April 12, 2022 – The U.S. bond index is down -7.2% year-to-date, its worst start to a year on record.
Currently, bond investors face several challenges.
First, beginning from a near-record low yield did not leave much on the table for investors, and left fixed income allocators with a deck stacked against them. Any slight uptick in yields would leave bond investors with significant losses.
Second, a double-digit increase in the money supply, driven by a massive surge in government spending over the past two years, created a potential nasty bout of persistent inflation.
The market has digested six consecutive monthly increases in the annual inflation rate. The yearly change in the consumer price index is forecast to peak at 8.5% and average more than 5.0% in 2022.
Bond investors priced the U.S. 10-year Treasury yield at 1.6% to start the year and have suffered as the yield has risen to 2.7%. However, with an upcoming inflation print likely above 8.0%, it is not difficult to envision that yield rising above 3.0% and higher.
Source: Marketwatch, Accelerate
For bond investors, the trend is not your friend.
Investors often say, “don’t fight the Fed”. Consistent with that dogma, let’s examine what the U.S. central bank is forecast to accomplish this year.
The market is forecasting an aggressive rate hiking cycle from the Fed this year, with 50 bps rate hikes in May, June and possibly July. As a result, the overnight rate is expected to reach 2.5% by year-end.
After a rough start to the year, fixed-income investors are likely to face more pain as significant headwinds remain.
In addition, equity investors face several salient risks.
Specifically, stock investors face drawdown potential due to valuation and recession risk.
Historically, high inflation has been negative for equity investors.
According to BofA quant research, a forecast CPI annual increase of 7.5% for 2022 implies the S&P 500 trading at 12x earnings. Unfortunately for equity investors, the S&P 500 is currently trading above 20x this year’s forecast earnings.
With a series of rapid rate hikes set for this year, many market participants are concerned regarding a potential Fed policy error. Market participants believe that the central bank’s aggressive rate hiking cycle, needed to fight out-of-control inflation, may put the economy into recession.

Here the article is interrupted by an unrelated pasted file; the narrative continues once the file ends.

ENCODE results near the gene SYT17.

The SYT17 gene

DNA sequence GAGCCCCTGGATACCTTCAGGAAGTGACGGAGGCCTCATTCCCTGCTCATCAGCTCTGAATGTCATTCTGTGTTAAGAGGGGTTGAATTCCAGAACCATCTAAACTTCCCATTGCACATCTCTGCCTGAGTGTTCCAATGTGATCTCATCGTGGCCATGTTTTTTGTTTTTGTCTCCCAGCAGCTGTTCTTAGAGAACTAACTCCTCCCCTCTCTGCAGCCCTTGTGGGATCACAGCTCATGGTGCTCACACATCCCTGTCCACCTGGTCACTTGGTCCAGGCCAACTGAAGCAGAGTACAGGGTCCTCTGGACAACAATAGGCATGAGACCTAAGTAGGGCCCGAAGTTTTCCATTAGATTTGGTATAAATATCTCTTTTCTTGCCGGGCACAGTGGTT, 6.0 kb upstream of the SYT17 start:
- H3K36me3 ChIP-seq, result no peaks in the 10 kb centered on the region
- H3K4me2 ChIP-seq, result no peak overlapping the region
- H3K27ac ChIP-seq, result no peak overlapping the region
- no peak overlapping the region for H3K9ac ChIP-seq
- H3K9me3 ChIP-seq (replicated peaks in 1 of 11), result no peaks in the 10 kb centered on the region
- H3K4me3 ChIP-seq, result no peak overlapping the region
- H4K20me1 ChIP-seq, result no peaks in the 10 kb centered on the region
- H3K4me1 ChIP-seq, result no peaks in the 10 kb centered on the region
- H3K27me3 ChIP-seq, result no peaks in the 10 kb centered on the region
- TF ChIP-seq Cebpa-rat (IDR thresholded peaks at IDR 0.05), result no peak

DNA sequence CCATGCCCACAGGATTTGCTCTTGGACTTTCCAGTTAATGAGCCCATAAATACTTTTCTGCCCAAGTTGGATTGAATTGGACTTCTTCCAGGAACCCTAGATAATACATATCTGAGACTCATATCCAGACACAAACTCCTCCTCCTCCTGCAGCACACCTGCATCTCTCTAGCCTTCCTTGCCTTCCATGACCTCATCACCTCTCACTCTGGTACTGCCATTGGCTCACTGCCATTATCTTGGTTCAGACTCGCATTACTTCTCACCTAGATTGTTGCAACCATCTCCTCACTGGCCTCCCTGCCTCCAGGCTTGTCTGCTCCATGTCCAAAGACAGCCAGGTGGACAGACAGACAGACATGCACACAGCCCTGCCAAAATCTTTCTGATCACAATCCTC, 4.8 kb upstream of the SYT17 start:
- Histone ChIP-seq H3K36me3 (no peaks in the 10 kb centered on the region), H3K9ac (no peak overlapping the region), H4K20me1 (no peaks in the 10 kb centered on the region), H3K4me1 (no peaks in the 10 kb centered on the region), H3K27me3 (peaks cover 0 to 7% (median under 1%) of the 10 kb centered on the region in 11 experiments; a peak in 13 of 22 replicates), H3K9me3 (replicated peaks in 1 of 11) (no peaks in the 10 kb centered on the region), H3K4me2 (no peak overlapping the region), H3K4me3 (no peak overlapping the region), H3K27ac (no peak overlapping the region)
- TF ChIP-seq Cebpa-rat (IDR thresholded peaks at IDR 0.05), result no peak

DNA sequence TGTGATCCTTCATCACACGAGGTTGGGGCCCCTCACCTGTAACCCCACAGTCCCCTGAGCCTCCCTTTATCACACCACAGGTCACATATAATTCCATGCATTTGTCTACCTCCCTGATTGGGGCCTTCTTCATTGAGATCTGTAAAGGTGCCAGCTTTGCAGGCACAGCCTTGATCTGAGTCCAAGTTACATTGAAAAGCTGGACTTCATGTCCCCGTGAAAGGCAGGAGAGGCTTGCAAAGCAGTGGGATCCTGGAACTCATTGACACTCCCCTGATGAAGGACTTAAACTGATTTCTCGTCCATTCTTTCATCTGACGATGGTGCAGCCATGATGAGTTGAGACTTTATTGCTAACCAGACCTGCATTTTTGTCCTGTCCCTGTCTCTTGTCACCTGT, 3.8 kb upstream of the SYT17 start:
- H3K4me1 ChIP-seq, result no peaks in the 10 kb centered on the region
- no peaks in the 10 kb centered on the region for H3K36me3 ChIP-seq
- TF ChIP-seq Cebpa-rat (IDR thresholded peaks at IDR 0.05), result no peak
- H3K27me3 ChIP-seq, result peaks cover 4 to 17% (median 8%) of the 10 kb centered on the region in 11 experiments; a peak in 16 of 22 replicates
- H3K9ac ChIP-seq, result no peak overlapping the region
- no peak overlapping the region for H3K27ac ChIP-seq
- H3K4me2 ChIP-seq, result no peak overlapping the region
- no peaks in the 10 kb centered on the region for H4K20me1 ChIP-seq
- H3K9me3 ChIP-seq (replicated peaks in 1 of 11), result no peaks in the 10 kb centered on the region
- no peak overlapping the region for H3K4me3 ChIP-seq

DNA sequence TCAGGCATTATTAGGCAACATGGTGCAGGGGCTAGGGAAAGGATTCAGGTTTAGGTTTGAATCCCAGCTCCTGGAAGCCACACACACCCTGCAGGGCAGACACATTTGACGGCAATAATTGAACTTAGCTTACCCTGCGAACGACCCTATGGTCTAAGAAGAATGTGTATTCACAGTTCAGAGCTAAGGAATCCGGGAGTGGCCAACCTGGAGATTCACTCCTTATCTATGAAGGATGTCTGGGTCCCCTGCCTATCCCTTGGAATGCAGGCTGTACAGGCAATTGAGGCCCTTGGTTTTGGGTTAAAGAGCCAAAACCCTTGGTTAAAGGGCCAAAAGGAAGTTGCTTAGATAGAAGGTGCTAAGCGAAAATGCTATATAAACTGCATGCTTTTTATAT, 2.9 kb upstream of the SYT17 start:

Source: Accelerate, Deutsche Bank
The 2s10s yield spread is the most accurate recession forecaster that we have. The yield curve has predicted the past seven recessions. The recession alarm just sounded as the yield curve recently inverted. Historically, a recession has occurred 6-18 months after a yield curve inversion, and recessions are typically ugly for equity investors.
With a unique set of risks facing both fixed income and equity investors, what is a capital allocator to do?
Thankfully, there are alternatives.
According to JPMorgan, taking the traditional 60/40 stock/bond portfolio and substituting a 30% allocation to alternative investments dramatically increased an investor’s portfolio risk/return profile over the past twenty+ years.
Since 1989, the traditional 60/40 portfolio has attained an annual return of 9.0% with a volatility of 9.3%. In contrast, the more diversified 40/30/30 portfolio (including a 30% alternatives allocation) had an annual return of 9.5% with a volatility of 7.8%.
Historically, utilizing a 40% stock, 30% bond, and 30% alternatives portfolio resulted in a 50 bps increase in return and a -17% decrease in risk.
Diversifying investor portfolios by including alternative investments has historically increased portfolio returns while decreasing risk. Given the risks facing bond and stock investors in the current market environment, decreasing risk through diversification may be prescient.
Accelerate manages five alternative ETFs, each with a specific mandate:
- Accelerate Arbitrage Fund (TSX: ARB): SPAC and merger arbitrage
- Accelerate Absolute Return Hedge Fund (TSX: HDGE): Long-short equity
- Accelerate OneChoice Alternative Portfolio ETF (TSX; ONEC): Alternatives portfolio solution
- Accelerate Enhanced Canadian Benchmark Alternative Fund (TSX: ATSX): Buffered index